Meyer, who served as director of student equity for CHCCS from 2012-14, said he introduced the bill for Chapel Hill-Carrboro City and Orange County schools specifically in case legislators are opposed to giving more flexibility statewide. This bill would give only the local community the possibility to exercise greater control over start and end dates.
Jeff Nash, executive director of community relations for CHCCS, said the current system was intended to boost tourism, particularly in the east of the state. Nevertheless, even school districts in the East have had problems with the current law.
“I believe that there may also be a bill for the districts in the eastern part of the state, like at the coast where the lawmakers are saying they want to help the tourism industry for their areas, yet their own school districts are saying ‘We need calendar flexibility,’” Nash said.
The North Carolina Travel and Tourism Coalition has responded to the new bill, providing reasons for maintaining the current school calendar laws.
The coalition argues that, before the current law, children were starting school in the hottest part of the summer and would be missing school days anyway due to the heat. The range of dates also poses challenges for parents and children to coordinate their summer plans.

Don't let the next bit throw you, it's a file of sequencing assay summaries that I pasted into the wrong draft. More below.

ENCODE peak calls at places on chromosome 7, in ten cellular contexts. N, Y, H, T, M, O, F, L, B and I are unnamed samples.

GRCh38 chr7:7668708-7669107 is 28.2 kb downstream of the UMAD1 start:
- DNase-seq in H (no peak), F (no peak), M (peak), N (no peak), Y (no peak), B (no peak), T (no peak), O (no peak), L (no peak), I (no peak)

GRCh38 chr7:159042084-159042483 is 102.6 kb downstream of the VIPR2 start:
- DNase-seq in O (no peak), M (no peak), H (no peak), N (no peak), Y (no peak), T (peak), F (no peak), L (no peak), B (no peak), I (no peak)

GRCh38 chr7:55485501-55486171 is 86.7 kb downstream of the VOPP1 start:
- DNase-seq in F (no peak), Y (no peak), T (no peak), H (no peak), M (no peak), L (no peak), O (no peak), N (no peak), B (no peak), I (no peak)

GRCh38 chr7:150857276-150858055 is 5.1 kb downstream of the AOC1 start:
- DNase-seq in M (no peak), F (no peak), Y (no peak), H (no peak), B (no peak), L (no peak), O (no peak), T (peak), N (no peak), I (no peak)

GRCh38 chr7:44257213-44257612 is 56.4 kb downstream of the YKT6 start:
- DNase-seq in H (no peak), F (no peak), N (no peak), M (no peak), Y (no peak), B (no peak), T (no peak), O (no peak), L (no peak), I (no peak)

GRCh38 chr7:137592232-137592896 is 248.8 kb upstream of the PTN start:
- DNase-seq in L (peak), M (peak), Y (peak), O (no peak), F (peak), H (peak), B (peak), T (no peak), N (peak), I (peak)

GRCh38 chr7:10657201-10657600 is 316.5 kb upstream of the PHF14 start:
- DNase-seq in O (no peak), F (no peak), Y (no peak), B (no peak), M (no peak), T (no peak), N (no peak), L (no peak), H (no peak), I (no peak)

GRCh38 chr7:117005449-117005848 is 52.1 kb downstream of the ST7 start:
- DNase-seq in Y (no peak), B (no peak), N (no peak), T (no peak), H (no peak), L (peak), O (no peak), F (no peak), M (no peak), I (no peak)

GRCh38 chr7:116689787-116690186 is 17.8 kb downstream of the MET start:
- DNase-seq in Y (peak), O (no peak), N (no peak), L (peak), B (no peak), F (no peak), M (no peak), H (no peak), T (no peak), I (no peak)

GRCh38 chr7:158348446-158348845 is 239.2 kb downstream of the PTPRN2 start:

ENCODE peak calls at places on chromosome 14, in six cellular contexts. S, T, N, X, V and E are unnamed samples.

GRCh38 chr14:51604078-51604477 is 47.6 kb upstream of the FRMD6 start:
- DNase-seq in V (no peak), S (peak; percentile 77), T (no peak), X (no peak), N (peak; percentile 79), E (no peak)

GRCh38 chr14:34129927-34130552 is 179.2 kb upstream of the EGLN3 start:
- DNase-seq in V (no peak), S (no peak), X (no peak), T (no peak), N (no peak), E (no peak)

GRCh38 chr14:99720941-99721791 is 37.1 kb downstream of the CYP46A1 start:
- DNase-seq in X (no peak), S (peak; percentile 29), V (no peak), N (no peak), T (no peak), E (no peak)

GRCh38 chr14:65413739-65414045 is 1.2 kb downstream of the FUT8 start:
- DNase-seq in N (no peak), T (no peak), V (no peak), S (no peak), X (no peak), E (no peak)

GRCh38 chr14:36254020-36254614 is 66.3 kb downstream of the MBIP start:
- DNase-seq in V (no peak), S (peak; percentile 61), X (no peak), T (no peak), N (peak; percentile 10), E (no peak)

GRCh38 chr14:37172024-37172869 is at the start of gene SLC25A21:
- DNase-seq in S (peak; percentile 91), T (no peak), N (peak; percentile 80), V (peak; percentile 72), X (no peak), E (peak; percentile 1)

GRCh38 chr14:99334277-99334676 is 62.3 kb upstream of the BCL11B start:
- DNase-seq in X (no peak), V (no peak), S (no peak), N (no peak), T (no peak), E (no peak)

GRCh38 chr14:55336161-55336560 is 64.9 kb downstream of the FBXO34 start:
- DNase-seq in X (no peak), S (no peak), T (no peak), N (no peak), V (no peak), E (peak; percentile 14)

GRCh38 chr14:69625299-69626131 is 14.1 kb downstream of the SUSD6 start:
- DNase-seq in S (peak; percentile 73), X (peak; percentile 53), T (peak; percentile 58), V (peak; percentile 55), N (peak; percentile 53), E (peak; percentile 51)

Changing dates could prevent students from finding summer jobs, attending camp and organizing their holidays with parents accordingly, the coalition said. This would arguably deprive children of the opportunity to gain skills outside of the class.
The coalition highlighted the importance of having students start classes in late August, as it's one of the most prominent months for travel and tourism in the state.
"In 2017, the North Carolina tourism industry generated $23.9B in visitor spending, supporting more than 225,000 jobs for North Carolina citizens," the coalition said in a statement, referring to total state revenue from 2017.
Meyer said he thinks it’s unlikely much progress will be made with the bill, especially with many different groups in the state divided on the issue.
"There's opposition from representatives who represent tourism-dependent areas like the coast and the mountains," he said. "There has traditionally been some resistance from legislative leadership in both chambers because of the pressure they receive from the tourism industry."